ESPN Radio Faces a New Morning

Keyshawn Johnson, Jay Williams and Zubin Mehenti have a big radio debut on Monday, when they take over ESPN’s national morning slot. But their new jobs started in earnest on Wednesday.

The trio met in their studio at ESPN’s New York production facility for the first time, ready to test out their rapport. “I think if you took out the bumps in the road and you put that in the can, that could have been a show,” says Johnson.

It probably won’t be that easy.

Johnson, Williams and Mehenti are taking over a slot inhabited by only a few voices in the past two decades, with Mike Golic talking to A.M. sports fans between 1998 and 2020, joined by Mike Greenberg for 17 years. ESPN raised eyebrows in July when executives announced they were taking Golic off the program. Greenberg had departed to host ESPN’s morning-TV program “Get Up” in 2018.  On Monday, many ears will be listening to see what the new group brings to the conversation with their program, which will last from 6 a.m. to 10 a.m. eastern and will be simulcast on ESPN2 and ESPNEWS.

“People get a little eerie,” says Johnson, who feels the trio will be scrutinized in their first moments on air for chemistry and favorite topics. “I respect the road Mike Golic has paved,” says Williams. “Without Mike Golic, I’m not allowed to be here. But now I’m here. Key and I get to walk in the door because we expect to be in the door.”

These aren’t rookies. Johnson, who enjoyed an NFL career with the  New York Jets, Dallas Cowboys and Tampa Bay Buccaneers, hosted a morning program on ESPN’s Los Angeles radio outlet for four years. Williams is a former basketball pro who continues to work on ESPN’s “NBA Countdown.” And Mehenti has been a regular on nighttime editions of “Sports Center.”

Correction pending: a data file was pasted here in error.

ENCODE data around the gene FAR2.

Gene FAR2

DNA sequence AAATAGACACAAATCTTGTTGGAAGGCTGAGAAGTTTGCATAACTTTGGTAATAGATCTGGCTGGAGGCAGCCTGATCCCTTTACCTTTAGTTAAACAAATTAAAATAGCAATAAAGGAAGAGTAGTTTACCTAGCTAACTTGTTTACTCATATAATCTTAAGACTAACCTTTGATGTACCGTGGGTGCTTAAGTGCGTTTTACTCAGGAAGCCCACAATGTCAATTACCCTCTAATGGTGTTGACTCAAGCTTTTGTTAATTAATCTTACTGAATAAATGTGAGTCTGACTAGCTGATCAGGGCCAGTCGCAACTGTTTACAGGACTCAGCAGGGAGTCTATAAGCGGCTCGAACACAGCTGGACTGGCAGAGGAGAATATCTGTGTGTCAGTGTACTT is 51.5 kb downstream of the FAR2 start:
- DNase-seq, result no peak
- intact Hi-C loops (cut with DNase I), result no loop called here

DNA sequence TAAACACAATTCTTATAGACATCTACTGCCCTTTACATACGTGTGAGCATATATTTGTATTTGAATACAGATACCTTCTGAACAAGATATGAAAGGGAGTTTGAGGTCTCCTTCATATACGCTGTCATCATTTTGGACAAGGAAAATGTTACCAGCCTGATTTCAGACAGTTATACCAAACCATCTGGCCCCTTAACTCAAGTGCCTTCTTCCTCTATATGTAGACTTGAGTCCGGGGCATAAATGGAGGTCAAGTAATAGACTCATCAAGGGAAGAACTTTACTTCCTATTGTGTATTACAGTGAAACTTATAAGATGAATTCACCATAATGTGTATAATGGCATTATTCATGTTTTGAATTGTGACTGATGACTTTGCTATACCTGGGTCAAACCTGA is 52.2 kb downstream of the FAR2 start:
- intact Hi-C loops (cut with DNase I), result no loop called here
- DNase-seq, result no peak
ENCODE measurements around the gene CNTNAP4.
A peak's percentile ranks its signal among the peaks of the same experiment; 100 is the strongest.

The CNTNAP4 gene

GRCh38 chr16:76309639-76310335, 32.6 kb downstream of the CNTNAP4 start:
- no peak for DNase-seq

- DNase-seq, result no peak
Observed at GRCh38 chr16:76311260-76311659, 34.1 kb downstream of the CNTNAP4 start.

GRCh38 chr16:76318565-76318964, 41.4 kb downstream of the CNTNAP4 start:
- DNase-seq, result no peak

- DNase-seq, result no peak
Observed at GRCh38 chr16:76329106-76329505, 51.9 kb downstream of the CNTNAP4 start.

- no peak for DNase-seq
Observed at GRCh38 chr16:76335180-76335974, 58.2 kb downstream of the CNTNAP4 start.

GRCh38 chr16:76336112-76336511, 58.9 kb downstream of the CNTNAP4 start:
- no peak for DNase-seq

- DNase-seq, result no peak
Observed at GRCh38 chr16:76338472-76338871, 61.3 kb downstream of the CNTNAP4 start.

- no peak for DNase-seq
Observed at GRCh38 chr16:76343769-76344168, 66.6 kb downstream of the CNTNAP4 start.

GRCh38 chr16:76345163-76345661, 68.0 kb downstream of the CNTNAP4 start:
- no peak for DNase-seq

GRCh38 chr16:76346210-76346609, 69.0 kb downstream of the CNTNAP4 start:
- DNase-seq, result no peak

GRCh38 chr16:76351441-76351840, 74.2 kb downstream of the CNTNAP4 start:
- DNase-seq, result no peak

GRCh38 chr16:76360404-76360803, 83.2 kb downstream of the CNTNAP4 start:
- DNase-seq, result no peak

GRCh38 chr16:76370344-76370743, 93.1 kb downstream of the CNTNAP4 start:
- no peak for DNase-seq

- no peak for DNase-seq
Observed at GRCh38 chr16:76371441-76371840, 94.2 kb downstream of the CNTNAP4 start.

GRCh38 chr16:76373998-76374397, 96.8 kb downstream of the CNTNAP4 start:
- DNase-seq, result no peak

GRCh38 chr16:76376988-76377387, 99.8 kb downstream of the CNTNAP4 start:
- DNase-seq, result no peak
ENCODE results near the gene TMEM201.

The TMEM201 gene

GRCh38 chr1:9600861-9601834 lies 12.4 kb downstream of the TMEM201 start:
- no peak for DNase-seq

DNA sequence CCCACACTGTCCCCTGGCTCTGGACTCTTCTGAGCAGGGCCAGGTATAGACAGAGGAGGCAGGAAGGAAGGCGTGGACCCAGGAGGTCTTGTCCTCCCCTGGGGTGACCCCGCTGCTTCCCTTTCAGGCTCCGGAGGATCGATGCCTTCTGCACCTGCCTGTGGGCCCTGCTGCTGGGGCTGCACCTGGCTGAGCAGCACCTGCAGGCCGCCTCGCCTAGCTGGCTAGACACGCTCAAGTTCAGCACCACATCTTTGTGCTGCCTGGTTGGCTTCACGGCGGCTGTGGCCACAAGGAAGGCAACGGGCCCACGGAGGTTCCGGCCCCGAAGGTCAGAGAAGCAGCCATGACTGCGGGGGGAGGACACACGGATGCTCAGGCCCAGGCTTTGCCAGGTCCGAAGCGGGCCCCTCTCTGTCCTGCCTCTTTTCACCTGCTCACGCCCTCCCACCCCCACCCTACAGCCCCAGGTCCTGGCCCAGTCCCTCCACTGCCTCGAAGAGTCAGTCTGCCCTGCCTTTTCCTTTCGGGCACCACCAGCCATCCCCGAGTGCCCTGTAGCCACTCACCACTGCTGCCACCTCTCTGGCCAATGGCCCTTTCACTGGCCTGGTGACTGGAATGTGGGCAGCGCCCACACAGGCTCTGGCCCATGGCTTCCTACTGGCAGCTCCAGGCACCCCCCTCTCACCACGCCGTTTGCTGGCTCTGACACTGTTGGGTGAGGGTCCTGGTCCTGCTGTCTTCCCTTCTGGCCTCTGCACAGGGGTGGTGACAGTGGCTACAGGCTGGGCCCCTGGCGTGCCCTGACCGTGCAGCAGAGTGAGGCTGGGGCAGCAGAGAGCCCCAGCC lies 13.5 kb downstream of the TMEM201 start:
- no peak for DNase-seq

Sports-talk radio has long relied on two white guys bickering back and forth over players, stats and more. Now, ESPN – conscious, perhaps, of the nation’s more diversified consumer base – is adding new faces to the mix. “The sports-talk radio demographic has been pretty homogeneous for a really long time and we absolutely, positively need to keep those listeners, because they are the foundation. They are the people who have been listening to this genre since the 80s,’ says Mehenti. “But I think there is definitely room  — if you go to any sport, there is a huge umbrella and tent. There are more of those people who can come into the sports-talk genre. Maybe they will feel comfortable talking to us.”

There will definitely be a lot of talking. “You can stop us in the street, and we can talk to you for ten or fifteen minutes. We can meet you at the bar,” says Williams. “We can have a shot.”

Before you do, the three are likely to spend their first week sussing out what’s ahead for NFL and college football, says Johnson. “It’s going to be about the commissioners, the presidents, the athletic directors and the safety and well-being of the students.” But there’s also room for discussion of student-athletes’ “We Are United” campaign, and other topics.

Mehenti expects the trio to steer listeners through the NBA Playoffs, golf and more – and the more they talk, the better the show will get. “We will stem the learning curve massively just in that amount of repetition.  Even though it might sound counter intuitive, the lack of familiarity with each other might be a positive since the growth of bold, organic, and spontaneous conversation naturally sprouts when you really have no idea what somebody might say,” he says.

You can’t win the game if you do not play. Williams says he just wants to start talking. “I want to be the lighting bolt you wake up to,” he adds.